Current Cites

July 2019

Edited by Roy Tennant

http://currentcites.org/2019/cc19.30.7.html

Contributors: Peter Hirtle, Nancy Nyland, Roy Tennant


Maceli, Monica G.. "Librarians' Mental Models and Use of Privacy-Protection TechnologiesJournal of Intellectual Freedom and Privacy  4(1)(Spring 2019): 18 - 32. (https://journals.ala.org/index.php/jifp/article/view/6907). - Busy staff librarians may have little time to keep up on the latest privacy protection technology (PPT), and are reminded that “[l]ibrarians’ required knowledge in the realm of PPT" goes beyond "that of the average information technology user.” Librarians are as likely as any other internet user to “take little action to protect their privacy, … despite their privacy concerns.” Librarians who want to catch up are pointed to ALA’s Privacy Toolkit, the Library Freedom Project, and a LITA Guide, Protecting Patron Privacy. A useful concept is the idea of privacy literacy within the larger field of digital literacy. The researcher tested librarians’ privacy literacy through their understanding of the DuckDuckGo search engine, the Ghostery web browser, and web browser incognito mode. An investigation of librarians’ mental models of these three tools resulted in the interesting finding that their understanding of PPT is not appreciably greater than that of the library’s patrons. Like their patrons, librarians exhibited “the privacy paradox” of having “privacy concerns but taking relatively little action….” Librarians who did have more technical knowledge appeared to have gained it by a “willingness to pursue the topic further, often in their leisure time.” - NN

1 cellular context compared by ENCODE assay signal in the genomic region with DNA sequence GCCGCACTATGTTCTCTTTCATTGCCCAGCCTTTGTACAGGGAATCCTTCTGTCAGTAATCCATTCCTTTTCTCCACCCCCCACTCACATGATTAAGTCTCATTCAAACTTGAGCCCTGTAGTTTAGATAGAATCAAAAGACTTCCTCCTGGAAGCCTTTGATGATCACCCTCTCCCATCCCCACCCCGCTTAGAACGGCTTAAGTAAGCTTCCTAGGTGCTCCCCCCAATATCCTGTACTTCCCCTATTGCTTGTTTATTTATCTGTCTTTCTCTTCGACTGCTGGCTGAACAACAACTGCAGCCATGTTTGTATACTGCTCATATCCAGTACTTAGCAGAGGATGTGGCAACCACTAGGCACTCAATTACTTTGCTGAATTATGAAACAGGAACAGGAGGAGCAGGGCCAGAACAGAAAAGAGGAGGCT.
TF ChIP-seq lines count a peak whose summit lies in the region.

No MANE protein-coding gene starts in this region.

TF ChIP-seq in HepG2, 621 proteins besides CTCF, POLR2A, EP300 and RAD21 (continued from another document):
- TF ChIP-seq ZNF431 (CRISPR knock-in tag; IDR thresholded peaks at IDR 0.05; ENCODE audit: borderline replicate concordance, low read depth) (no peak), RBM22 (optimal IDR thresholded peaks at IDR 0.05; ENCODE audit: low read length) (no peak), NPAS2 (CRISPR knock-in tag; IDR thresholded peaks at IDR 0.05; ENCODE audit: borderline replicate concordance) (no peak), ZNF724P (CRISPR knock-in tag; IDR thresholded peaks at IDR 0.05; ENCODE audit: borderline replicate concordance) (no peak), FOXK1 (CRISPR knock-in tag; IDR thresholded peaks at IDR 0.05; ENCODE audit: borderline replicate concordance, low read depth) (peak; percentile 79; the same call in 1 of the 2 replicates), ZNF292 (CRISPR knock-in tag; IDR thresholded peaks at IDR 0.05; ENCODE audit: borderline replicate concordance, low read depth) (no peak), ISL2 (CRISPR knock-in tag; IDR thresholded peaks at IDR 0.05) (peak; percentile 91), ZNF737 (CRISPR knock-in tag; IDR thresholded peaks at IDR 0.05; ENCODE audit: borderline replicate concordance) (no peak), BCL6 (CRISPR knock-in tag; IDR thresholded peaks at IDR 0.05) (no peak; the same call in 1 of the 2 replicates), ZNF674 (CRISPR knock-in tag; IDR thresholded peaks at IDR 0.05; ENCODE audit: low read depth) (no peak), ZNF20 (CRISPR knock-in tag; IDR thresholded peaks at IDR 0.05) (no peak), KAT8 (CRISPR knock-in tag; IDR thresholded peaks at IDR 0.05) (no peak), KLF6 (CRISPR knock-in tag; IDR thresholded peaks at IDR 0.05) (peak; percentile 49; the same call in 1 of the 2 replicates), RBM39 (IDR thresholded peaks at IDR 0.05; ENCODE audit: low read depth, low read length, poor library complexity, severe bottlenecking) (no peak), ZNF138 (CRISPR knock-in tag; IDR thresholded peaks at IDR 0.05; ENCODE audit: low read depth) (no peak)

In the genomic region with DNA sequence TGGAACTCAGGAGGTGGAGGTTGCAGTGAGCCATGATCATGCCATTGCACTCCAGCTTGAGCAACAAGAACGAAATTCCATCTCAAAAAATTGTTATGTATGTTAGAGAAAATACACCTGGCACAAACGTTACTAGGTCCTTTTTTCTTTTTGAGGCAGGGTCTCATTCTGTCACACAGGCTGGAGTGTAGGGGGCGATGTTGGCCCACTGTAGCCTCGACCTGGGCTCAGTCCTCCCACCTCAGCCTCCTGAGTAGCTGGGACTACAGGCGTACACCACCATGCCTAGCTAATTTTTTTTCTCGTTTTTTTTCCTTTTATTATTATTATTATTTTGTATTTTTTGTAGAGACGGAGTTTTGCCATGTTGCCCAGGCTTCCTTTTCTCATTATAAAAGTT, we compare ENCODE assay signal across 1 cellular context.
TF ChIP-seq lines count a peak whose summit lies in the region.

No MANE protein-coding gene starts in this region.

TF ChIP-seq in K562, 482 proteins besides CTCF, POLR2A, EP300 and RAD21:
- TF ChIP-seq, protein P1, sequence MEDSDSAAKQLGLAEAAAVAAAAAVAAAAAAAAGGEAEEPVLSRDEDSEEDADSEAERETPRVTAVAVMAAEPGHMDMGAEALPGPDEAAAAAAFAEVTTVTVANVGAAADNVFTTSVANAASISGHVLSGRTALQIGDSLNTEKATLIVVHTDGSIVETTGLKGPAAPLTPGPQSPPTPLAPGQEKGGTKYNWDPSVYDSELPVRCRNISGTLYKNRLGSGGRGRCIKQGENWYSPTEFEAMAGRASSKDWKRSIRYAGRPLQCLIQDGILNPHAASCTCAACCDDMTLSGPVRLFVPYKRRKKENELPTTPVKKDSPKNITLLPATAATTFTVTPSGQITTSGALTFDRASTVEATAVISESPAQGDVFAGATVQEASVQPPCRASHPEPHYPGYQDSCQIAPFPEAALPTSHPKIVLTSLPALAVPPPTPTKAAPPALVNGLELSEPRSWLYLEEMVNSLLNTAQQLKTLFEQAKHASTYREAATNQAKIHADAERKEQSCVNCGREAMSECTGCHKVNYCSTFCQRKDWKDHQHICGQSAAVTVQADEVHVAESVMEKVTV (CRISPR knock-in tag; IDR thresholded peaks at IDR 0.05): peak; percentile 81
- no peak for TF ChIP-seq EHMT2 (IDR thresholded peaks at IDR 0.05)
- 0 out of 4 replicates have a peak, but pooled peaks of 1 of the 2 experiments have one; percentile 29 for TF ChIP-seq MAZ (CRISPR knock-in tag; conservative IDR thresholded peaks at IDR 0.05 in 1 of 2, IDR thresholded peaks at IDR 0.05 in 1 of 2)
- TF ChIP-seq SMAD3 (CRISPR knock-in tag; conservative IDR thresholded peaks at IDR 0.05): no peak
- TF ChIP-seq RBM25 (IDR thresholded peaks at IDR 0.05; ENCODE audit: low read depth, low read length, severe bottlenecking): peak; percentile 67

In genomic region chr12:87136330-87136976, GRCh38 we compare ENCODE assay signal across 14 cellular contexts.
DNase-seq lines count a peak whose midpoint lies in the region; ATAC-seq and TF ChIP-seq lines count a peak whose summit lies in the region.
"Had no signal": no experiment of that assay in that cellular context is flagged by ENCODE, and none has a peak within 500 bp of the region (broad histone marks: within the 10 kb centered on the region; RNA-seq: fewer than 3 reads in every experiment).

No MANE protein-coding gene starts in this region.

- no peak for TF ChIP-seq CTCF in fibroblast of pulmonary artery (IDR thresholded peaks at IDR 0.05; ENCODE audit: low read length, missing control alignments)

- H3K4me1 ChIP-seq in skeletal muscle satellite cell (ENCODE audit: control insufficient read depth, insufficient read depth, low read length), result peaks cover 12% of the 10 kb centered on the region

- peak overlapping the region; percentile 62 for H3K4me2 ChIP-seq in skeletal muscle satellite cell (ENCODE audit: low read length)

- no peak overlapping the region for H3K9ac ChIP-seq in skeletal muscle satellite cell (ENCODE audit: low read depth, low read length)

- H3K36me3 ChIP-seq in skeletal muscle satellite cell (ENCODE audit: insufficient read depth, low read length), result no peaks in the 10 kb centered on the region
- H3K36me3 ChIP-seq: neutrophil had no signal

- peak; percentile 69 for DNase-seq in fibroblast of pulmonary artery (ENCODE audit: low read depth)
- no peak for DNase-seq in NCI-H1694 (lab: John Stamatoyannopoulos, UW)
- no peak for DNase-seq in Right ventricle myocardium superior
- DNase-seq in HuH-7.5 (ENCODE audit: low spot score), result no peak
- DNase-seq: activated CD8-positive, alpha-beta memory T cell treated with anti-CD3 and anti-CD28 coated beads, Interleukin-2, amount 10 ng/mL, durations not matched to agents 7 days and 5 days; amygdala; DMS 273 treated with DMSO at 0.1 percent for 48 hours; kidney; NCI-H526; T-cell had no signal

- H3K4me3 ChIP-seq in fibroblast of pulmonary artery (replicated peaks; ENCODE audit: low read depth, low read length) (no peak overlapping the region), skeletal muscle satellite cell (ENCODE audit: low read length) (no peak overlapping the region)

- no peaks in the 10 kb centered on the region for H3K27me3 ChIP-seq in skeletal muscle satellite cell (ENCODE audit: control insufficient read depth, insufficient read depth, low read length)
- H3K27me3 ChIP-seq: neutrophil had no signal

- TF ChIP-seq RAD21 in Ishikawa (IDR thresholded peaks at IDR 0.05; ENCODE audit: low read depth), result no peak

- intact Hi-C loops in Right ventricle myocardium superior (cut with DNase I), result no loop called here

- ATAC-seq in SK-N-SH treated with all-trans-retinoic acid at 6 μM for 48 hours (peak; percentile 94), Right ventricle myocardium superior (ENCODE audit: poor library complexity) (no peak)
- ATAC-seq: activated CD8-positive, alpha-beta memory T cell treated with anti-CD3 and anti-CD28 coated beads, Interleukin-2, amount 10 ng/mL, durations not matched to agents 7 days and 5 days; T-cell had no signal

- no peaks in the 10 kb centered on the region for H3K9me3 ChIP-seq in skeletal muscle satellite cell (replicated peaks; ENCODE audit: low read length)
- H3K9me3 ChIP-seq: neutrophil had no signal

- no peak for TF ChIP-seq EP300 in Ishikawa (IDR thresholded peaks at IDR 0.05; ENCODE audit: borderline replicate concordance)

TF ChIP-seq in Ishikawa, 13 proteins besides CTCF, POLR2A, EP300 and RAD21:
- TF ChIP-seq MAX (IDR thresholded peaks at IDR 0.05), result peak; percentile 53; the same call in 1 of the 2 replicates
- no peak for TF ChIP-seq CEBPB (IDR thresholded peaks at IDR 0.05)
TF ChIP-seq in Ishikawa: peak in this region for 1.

Pulla, Priyanka. "The Plan To Mine The World’s Research PapersNature  (571)(17 July 2019): 316-318. (https://www.nature.com/articles/d41586-019-02142-1). - Carl Malamud is one of my access heroes. In the past, I have cited his efforts to facilitate public access to technical standards incorporated into laws and his defense of Sci-Hub. He now has a new mission: enabling text and data mining of scholarly periodical literature. He won't identify the source of his copies of 73 million articles, but they are not coming from publishers. They copies may come from the Sci-Hub collection, which could impinge on the legality of his effort. Nevertheless, it is fascinating to see now one visionary is trying to extend the usefulness of material traditionally found in libraries - albeit outside of that framework. - PH

van Veen, Theo. "Wikidata: From 'an' Identifier to 'the' IdentifierITAL: Information Technology and Libraries  38(2)(June 2019): 72-81. (https://ejournals.bc.edu/index.php/ital/article/view/10886/9483). - The author makes a rather convincing (to this reader at least) argument for using the Wikidata identifier as the canonical identifier in library systems where one exists (e.g., for a person who authored a book). Although libraries have existed in their own world for many decades, the advent of the web and the opportunities it offers makes such isolation increasingly indefensible. The logical next step, van Veen asserts, is to adopt Wikidata identifiers and solidly join up library data to the wider world. Will catalogers be willing to work with Wikidata to enter new entities when required? OCLC has already explored this scenario with their recently concluded Project Passage, and the answer appears to be 'Yes'. - RT